The Neighborhood Reinvestment Budget Proposal
Mayor Madden recently put forth The Neighborhood Reinvestment Budget Proposal, an executive spending plan currently being deliberated by Troy’s City Council. The City of Troy’s “A+” upgrade from S&P reflects the Madden Administration’s Neighborhood Reinvestment Budget Proposal as it is currently constructed.
The Neighborhood Reinvestment Budget Proposal is a responsible $112,735,583 spending plan that navigates the post-COVID market challenges facing us all to address our families’ immediate needs while continuing to improve the quality of life in our neighborhoods. It is is comprised of a General Fund ($82,062,198) combined with a Debt Service Fund ($7,279,774) and three Enterprise Fund budgets for Water ($13,931,662), Sewer ($3,980,124) and Solid Waste ($5,481,825).
As noted by S&P, “the stable outlook reflects S&P Global Ratings’ expectation that Troy will likely continue balanced fiscal year-end results as it continues to create budget space by reducing debt it issues while looking to keep expenses manageable… Downside scenario: We could lower the rating if Troy were to revert to spending down reserves without making structural budget changes or if liquidity pressure were to occur.”
Thanks to the responsible fiscal prudence of the Madden Administration, the Neighborhood Reinvestment Budget Proposal is the first spending plan in decades in which the City of Troy did not have to set aside funds to pay down deferred operating deficits, including the now retired Municipal Assistance Corporation (MAC) Debt and New York State Pension Debt. The City of Troy is using these funds to invest in our future: maintaining safe, reliable water service through The Neighborhood Reinvestment Budget Proposal DPU Restructure Plan; making equitable changes to assessments related to the solid waste fund; and continuing the work of upgrading parks in every neighborhood of the City.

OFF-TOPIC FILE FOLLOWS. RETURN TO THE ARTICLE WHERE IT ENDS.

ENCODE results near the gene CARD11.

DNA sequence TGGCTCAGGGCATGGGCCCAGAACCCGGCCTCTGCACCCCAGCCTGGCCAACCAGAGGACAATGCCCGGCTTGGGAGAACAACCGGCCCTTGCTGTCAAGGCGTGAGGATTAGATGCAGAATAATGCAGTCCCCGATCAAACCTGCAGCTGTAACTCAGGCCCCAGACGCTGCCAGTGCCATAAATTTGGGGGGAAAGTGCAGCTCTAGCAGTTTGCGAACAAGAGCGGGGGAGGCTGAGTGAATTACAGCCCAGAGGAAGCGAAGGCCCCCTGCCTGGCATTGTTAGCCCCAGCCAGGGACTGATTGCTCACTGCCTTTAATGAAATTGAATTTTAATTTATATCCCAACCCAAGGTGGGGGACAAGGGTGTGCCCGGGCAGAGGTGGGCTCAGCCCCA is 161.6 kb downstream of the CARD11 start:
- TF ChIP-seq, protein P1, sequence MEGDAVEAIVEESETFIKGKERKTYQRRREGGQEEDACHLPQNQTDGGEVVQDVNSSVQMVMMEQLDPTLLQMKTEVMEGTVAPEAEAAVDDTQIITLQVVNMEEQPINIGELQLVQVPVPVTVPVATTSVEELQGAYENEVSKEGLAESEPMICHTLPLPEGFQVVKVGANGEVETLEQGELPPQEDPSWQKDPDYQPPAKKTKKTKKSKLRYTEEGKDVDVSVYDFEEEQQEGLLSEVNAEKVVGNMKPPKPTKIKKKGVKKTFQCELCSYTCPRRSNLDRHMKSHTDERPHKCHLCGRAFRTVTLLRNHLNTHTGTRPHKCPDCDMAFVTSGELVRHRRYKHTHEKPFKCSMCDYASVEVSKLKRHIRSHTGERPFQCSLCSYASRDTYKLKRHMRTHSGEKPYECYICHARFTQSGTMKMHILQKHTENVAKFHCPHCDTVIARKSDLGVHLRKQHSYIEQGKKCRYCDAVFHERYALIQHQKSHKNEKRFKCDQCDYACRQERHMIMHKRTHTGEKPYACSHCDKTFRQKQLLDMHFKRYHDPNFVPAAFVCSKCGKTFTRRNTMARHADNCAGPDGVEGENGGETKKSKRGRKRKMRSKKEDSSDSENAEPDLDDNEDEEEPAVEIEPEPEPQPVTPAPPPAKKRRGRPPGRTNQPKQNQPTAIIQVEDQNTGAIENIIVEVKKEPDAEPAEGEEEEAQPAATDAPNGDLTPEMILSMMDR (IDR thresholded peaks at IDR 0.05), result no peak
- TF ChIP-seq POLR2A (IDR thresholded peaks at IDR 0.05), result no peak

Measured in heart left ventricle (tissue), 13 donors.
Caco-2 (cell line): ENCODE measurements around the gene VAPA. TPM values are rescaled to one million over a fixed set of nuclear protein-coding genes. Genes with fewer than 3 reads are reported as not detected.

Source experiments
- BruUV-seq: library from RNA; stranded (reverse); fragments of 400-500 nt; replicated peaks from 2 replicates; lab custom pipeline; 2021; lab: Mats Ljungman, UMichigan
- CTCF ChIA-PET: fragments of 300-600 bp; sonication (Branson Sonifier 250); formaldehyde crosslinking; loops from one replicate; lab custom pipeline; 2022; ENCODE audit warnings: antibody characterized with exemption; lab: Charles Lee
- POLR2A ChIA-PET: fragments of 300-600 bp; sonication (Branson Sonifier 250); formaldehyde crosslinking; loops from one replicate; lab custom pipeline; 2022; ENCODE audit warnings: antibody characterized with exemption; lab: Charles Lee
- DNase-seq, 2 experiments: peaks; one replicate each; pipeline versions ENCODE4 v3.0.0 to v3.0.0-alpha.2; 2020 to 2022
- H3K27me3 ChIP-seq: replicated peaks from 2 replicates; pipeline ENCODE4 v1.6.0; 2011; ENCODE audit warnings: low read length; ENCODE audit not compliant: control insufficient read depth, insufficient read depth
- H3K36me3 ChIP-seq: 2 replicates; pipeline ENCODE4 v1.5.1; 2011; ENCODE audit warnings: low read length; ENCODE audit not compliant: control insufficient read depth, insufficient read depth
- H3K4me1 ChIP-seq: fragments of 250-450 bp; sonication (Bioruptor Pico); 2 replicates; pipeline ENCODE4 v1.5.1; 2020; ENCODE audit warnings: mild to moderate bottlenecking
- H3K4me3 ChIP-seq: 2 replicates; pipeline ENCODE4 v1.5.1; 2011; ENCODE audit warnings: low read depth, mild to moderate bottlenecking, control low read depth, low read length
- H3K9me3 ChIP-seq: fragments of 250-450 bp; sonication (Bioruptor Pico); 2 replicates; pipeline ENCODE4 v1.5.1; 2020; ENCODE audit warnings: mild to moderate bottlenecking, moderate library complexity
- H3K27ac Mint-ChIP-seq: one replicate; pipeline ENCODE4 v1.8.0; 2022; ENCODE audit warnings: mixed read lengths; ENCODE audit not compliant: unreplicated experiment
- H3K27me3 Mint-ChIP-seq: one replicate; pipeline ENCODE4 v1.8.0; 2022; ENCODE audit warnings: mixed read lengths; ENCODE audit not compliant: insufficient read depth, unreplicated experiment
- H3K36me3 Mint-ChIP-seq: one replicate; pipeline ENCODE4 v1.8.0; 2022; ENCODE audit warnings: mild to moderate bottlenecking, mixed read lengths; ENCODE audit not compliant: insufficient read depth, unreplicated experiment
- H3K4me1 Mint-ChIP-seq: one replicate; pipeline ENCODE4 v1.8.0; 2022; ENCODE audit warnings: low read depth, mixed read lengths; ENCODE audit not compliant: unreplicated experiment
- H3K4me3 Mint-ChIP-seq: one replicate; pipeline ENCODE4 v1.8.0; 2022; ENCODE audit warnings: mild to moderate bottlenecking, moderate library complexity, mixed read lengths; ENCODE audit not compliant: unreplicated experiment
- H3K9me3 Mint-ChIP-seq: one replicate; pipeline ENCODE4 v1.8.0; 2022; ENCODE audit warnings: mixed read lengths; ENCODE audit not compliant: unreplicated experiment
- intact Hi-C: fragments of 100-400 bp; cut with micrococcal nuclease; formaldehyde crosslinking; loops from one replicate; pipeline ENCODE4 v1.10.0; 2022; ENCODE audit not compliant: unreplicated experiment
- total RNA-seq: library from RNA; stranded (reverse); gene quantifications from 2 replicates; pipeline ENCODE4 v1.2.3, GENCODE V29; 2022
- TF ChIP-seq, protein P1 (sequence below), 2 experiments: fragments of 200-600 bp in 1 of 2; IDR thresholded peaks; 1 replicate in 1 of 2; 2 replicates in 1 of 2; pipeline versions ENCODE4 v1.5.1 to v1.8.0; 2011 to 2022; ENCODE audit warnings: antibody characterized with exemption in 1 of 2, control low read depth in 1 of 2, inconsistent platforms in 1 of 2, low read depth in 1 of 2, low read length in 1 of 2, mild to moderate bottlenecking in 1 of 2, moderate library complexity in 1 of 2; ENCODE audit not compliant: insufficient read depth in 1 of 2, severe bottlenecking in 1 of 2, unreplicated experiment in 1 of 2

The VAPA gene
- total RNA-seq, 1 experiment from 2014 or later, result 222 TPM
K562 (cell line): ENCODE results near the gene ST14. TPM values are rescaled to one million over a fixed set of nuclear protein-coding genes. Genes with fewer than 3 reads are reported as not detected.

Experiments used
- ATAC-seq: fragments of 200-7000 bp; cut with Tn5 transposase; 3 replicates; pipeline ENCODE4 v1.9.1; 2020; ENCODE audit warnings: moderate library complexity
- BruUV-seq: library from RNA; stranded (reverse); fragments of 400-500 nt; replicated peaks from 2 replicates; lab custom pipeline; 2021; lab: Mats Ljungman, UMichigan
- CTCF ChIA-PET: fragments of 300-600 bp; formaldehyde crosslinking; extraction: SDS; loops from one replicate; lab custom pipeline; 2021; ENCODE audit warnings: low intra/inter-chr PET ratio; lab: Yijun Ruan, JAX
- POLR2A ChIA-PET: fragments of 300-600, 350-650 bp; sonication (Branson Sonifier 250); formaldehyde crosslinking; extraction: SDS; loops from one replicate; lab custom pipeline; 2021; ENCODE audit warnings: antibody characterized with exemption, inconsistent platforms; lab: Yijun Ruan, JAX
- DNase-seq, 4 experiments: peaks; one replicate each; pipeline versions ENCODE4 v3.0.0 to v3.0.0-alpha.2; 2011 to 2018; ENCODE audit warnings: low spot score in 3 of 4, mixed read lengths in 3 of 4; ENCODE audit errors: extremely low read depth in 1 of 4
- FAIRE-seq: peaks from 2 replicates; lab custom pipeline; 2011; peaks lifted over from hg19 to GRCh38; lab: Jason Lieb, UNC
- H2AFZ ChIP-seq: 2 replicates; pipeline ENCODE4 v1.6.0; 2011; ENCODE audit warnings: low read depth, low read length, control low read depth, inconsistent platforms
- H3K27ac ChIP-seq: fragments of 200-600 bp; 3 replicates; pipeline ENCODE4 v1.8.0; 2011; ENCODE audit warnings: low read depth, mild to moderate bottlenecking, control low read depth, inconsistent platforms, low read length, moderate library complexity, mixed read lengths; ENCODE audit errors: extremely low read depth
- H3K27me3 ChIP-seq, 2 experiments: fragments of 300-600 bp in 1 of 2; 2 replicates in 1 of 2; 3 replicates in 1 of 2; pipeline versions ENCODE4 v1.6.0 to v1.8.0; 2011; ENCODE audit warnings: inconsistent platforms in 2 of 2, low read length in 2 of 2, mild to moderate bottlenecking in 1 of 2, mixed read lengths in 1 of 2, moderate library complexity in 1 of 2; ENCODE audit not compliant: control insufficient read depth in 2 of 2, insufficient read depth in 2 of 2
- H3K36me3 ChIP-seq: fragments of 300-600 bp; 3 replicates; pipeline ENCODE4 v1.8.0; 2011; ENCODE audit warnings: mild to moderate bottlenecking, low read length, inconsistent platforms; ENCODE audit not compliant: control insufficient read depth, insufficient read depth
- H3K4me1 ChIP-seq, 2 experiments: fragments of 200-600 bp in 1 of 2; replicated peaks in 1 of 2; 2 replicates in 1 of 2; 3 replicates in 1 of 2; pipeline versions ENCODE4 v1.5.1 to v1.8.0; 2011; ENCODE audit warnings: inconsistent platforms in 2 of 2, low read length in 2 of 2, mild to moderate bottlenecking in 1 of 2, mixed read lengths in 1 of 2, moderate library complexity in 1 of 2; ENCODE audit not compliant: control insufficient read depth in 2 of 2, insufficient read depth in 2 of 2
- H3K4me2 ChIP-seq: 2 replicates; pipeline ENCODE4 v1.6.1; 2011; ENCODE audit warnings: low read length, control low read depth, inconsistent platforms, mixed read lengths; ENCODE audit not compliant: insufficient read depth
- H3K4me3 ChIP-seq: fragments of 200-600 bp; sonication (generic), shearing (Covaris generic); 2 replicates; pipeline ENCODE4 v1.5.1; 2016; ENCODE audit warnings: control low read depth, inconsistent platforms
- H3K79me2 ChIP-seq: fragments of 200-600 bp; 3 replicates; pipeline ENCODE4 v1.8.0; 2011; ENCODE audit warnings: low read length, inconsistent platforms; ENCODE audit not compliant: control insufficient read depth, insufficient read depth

In his annual Budget Message, Mayor Madden wrote to City Councilmembers, “As we approach the upcoming fiscal year, we have every reason to be hopeful for the future of our City. I am confident that this is a fair plan for the City's taxpayers and residents.”
Mayor Madden also thanked the City workforce, Comptroller Andy Piotrowski, Deputy Mayor Chris Nolin, and City department heads, who have “labored to develop and refine their department budgets to keep within financial constraints while still meeting demands and providing excellent services.”
Read Mayor Madden’s full Budgetary Message.
The American Rescue Plan Act
In the wake of the COVID-19 Pandemic, the United States Congress and President Joe Biden passed the American Rescue Plan Act (ARPA)—delivering direct relief to the American people, rescuing the American economy, and providing much-needed public health resources.
The Madden Administration used its ARPA funding to make long-overdue one-time investments in Troy neighborhoods, allowing them to spearhead projects like its region-leading lead water service line replacement program (which has inventoried 45% of water service lines in the city to date and continues to replace lead service lines at no cost to the homeowner), comprehensive parks upgrades, the expansion of high-quality affordable housing, bold and transformative public art projects, improvements to youth services and so much more, while also paying down legacy debt and securing Troy’s best-ever financial ratings.
The Troy Now Initiative encompasses the City of Troy’s ARPA projects and initiatives. The Troy Now Initiative has engaged with residents, businesses and organizations on how ARPA funds can be invested back into the Collar City.
Read S&P’s full November 8th, 2023 Troy, NY Report.